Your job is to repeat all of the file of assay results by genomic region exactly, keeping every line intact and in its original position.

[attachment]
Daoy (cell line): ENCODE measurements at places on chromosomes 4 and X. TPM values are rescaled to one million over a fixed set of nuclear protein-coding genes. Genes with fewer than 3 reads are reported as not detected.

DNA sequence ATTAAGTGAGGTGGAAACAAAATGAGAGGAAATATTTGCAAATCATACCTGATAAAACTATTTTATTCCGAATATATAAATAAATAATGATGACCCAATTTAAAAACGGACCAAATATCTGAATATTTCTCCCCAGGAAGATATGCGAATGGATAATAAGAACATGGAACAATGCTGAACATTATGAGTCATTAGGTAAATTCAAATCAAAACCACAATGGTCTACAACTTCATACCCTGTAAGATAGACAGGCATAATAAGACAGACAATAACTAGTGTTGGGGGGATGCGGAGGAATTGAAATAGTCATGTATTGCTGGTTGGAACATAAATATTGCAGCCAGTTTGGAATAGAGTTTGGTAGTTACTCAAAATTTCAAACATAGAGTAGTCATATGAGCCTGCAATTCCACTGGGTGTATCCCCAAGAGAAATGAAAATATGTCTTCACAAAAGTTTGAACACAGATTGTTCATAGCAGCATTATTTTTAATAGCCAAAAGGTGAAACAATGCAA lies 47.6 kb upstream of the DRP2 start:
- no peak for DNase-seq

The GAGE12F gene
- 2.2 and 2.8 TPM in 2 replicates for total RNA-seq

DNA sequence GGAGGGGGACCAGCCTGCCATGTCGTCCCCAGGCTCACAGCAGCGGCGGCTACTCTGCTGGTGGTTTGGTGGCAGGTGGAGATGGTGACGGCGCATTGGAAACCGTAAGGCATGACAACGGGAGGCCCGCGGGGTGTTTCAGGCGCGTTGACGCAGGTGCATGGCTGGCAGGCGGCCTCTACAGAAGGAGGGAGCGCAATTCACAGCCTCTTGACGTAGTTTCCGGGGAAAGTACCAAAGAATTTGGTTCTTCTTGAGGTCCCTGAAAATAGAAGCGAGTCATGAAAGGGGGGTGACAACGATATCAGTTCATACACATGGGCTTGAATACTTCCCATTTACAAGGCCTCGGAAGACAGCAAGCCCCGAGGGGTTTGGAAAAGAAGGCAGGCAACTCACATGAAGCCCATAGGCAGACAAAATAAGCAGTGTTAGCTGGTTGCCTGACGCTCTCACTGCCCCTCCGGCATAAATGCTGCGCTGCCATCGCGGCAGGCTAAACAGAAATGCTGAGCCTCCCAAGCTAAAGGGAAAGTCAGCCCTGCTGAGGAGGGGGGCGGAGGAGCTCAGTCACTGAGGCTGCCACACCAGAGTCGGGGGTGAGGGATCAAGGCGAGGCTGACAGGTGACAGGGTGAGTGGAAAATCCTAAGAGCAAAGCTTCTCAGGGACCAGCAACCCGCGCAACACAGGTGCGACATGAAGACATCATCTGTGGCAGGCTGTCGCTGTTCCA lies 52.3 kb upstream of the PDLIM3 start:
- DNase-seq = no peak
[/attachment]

Daoy (cell line): ENCODE measurements at places on chromosomes 4 and X. TPM values are rescaled to one million over a fixed set of nuclear protein-coding genes. Genes with fewer than 3 reads are reported as not detected.

DNA sequence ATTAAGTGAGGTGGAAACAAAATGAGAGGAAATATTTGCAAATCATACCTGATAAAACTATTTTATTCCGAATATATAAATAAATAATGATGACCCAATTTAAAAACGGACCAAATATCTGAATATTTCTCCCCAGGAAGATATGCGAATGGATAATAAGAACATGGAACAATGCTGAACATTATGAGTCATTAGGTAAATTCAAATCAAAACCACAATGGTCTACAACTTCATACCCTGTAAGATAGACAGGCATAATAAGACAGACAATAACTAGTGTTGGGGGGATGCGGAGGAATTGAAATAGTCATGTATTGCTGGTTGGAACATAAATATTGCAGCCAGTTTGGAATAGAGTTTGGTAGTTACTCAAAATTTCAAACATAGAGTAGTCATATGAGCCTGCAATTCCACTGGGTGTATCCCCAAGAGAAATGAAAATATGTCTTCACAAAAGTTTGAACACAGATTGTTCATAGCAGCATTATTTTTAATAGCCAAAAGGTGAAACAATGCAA lies 47.6 kb upstream of the DRP2 start:
- no peak for DNase-seq

The GAGE12F gene
- 2.2 and 2.8 TPM in 2 replicates for total RNA-seq

DNA sequence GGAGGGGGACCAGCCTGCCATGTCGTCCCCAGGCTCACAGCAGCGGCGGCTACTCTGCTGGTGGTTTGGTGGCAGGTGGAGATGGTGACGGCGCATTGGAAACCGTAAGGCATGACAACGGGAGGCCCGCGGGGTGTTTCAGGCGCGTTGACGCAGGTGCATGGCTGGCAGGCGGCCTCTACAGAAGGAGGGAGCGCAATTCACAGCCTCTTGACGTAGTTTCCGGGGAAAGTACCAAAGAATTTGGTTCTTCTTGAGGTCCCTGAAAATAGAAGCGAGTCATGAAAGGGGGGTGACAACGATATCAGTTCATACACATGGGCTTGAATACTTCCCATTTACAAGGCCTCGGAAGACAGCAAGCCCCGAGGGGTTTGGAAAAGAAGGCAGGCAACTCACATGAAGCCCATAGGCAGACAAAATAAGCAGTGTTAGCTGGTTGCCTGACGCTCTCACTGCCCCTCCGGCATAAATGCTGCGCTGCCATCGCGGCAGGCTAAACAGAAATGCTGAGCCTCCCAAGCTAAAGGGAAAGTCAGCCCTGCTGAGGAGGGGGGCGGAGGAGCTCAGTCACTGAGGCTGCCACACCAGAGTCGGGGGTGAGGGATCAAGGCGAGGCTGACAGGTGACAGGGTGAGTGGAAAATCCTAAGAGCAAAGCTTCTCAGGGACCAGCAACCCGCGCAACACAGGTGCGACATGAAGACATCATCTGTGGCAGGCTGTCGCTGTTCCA lies 52.3 kb upstream of the PDLIM3 start:
- DNase-seq = no peak